This enormous centralisation of ownership, power and money, used privately for profit interests, have created the mess we are in now. So we have to deal with that. Peer-to-peer production does not solve the dominant problem facing most people today. This tendency can develop within coming generations, but in the meanwhile things can collapse as the present crisis develops.
Michel: The system will collapse and I don’t think we can bring it down. I think that we can bring it down when it has collapsed, and then the already existing alternative modalities can become the core of a new social modus. That is the way I see it.
Jonathan: But the alternative modality is there already also in the big companies. You really don’t need to do very much. In a certain sense you have to do far less than with developing peer-to-peer production, because all you need to do is a slight legal change, which is the ownership question. Because then you have the resources and you can decide what to do with them. We don’t need to create a whole new system and impose it on the old, we just take the present system and tweak it slightly.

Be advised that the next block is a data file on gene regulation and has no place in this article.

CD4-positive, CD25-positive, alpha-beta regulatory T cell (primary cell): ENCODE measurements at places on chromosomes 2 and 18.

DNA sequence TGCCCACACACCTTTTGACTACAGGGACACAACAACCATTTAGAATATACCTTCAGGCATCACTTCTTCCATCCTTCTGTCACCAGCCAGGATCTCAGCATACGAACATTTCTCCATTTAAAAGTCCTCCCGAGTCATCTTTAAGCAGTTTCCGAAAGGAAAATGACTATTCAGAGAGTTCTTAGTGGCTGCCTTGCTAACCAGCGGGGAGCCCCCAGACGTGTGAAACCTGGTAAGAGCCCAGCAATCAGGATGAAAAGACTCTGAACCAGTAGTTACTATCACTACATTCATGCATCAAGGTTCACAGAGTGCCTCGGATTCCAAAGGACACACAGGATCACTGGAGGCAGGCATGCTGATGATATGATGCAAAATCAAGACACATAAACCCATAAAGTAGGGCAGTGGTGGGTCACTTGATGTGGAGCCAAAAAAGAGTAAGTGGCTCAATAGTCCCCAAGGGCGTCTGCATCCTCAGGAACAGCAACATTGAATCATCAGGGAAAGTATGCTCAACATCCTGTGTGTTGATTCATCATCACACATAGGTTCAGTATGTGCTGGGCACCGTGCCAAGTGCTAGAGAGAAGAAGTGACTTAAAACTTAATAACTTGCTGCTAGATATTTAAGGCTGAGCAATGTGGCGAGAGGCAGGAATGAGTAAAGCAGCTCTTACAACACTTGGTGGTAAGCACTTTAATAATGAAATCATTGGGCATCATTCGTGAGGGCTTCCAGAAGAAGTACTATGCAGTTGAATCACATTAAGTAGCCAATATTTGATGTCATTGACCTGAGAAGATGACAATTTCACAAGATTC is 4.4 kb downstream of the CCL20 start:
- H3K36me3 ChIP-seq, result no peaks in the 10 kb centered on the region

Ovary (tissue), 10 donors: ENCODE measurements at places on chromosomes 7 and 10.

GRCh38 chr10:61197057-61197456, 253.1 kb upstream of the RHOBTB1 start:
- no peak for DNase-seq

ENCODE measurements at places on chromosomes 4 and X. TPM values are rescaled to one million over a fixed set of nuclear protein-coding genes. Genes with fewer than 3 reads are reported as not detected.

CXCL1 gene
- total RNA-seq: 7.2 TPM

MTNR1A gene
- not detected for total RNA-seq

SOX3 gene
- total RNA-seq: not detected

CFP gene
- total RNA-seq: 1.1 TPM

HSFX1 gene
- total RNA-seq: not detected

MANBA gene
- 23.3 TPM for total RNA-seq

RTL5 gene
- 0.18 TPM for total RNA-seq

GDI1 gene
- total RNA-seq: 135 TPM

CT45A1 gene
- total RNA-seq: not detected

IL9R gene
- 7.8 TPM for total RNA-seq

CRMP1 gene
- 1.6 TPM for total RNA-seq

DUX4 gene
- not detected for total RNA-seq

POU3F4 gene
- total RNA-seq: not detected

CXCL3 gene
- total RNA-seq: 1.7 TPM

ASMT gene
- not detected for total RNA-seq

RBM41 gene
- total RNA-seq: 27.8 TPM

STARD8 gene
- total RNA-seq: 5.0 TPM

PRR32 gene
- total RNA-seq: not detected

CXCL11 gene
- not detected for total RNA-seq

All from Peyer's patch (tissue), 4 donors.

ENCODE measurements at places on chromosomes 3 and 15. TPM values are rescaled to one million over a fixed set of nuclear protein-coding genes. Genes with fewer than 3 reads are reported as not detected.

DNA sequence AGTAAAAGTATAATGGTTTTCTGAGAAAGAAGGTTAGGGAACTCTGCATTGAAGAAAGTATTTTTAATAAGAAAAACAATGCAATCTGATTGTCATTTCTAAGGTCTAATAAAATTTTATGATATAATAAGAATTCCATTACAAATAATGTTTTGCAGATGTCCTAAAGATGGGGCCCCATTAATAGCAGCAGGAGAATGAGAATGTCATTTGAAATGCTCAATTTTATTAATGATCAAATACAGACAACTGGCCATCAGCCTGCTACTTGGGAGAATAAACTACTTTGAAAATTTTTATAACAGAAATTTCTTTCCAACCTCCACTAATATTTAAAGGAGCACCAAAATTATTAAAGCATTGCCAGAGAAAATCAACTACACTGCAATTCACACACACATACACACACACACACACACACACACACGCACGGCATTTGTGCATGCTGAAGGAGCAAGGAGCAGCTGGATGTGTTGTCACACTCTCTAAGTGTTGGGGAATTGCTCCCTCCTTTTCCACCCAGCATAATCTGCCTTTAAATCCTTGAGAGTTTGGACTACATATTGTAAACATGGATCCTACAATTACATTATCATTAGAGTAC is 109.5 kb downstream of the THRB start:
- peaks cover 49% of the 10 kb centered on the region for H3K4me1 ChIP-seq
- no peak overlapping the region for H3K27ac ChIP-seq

Jean: There is this huge crisis in the left for years now and from a personal point of view, I feel that I looked at the ‘left alternatives’ from every possible angle without finding a convincing answer. What I find so attractive in the ideas of peer-to-peer is that now we have actually something better developing within the old system. It offers a -credible alternative. But it also does not solve the question completely because you have to deal with the world as it is. The impression I got from what Michel is saying is, well, we just have to build this alternative within the system and ignore the rest. I have a problem with that view. In the sixties people were escaping the system, like hippies building communes. Today we see new developments that weren’t possible before because the technology wasn’t there. I think of the sharing economy, collaborative consumption, and peer production on the level of immaterial goods. But now with the fablabs, micro-factories, examples in agriculture, we see the possibility of developing something real within the system. But that does not involve any politics or trade unionism like in the ‘old world’, where you have the traditional divisions between labour and capital… Political parties, trade unions are not part of your story. It is like they are part of the old system. On the other hand, you also see the Pirate Parties as the political expression of this new movement.